Today’s Legal Writing Institute update contained this interesting article from the Honorable Gerald Lebovits and Martha Krisel in the Nassau Lawyer, Volume 58, No. 11 (2009) addressed to new attorneys. Martha Krisel is Chief Deputy County Attorney for Special Projects for the Office of the
Nassau County Attorney. The Honorable Gerald Lebovits is a judge for N.Y.C. Civil Court and an Adjunct Professor at St. John’s University School of Law. Ms. Kisel and Judge Lebovits each present a hypothetical scenario in which a young associate might find themselves: one in which the attorney is faced with his or her first writing project for the boss and one in which the attorney is writing for the court. The advice presented is sage and practical – write clearly, plainly and professionally at all times. I could paraphrase the entire article for salient points, but I instead suggest you follow the link and download the article so that nothing is missed. I quote below one particularly valuable passage from each writer. From Ms. Krisel:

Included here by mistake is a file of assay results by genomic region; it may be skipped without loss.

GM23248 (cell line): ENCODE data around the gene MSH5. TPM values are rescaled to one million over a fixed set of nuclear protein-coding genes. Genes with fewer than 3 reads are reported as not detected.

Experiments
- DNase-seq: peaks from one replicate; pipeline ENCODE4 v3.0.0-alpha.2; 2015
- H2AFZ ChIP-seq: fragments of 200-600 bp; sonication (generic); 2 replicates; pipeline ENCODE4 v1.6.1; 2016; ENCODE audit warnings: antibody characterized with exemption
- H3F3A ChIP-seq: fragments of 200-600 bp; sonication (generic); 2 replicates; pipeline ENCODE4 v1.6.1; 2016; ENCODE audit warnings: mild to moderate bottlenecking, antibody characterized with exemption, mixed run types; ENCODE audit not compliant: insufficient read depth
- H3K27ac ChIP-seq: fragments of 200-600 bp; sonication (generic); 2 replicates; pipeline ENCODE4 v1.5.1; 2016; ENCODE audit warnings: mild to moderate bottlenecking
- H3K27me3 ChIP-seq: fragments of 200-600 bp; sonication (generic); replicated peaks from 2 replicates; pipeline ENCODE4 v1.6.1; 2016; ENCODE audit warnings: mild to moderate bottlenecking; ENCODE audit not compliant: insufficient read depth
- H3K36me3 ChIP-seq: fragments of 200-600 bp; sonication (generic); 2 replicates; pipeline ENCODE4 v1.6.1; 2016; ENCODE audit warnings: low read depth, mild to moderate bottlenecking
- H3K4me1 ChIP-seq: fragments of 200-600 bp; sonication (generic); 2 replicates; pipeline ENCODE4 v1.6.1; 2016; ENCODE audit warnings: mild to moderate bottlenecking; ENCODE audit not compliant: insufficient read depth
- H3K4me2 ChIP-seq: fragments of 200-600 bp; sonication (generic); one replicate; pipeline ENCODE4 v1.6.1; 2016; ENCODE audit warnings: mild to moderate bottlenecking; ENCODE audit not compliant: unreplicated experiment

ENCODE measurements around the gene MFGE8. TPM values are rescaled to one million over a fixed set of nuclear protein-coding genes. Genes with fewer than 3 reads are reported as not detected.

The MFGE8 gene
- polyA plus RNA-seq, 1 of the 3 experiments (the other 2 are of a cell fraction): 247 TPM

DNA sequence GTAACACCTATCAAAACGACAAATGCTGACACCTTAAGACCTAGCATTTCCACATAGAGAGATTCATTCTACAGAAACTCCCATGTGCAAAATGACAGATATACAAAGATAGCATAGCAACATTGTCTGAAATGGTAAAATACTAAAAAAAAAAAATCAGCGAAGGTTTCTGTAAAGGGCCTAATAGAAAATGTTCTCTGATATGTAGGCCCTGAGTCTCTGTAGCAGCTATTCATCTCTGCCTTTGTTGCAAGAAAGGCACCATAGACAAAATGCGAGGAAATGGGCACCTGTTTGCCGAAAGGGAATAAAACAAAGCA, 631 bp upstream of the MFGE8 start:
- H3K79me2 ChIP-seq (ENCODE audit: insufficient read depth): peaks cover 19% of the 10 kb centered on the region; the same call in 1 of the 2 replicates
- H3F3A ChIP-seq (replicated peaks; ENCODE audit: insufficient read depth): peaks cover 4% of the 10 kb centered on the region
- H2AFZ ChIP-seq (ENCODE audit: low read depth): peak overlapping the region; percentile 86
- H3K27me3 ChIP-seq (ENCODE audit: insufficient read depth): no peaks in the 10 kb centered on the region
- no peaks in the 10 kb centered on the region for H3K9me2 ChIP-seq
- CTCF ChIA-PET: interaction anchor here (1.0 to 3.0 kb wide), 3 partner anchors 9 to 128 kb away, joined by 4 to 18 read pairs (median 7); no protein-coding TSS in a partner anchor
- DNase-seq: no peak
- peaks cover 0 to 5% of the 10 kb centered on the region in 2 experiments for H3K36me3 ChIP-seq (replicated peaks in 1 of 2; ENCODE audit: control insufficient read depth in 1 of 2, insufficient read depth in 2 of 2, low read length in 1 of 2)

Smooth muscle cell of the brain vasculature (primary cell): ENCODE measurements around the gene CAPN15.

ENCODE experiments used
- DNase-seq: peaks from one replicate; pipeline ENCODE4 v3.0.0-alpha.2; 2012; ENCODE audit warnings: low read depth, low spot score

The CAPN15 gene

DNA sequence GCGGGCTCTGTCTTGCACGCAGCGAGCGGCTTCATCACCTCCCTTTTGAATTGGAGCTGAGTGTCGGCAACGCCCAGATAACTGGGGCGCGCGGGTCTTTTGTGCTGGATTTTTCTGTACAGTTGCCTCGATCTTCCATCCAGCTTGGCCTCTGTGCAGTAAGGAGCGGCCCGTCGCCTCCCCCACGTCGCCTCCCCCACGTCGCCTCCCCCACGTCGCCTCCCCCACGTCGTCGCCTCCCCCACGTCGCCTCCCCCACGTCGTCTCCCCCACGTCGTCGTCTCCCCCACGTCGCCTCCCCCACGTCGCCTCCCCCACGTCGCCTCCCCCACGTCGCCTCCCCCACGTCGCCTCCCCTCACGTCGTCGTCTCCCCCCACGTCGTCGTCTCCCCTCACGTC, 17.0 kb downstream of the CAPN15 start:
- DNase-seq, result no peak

Effective writing reaches an unequivocal conclusion as it identifies pitfalls and weaknesses. Effective writing assesses the combined impact of the facts and the law, as synthesized from the correspondence and documents that form its basis. Effective writing eliminates unnecessary words with edits that simplify the information for which your busy boss is waiting.
From Judge Lebovits:
Your writing matters to judges and supervisors only because the better your work product, the better their final work product. The better your draft, the less work your supervisor will need to do to turn your work into something acceptable.The same is true for judges: The better your work, the less the judge will need to do to write the decision quickly and correctly. But your writing process matters to you: Your writing will affect your clients and your professional future.
I can’t say it any better than that.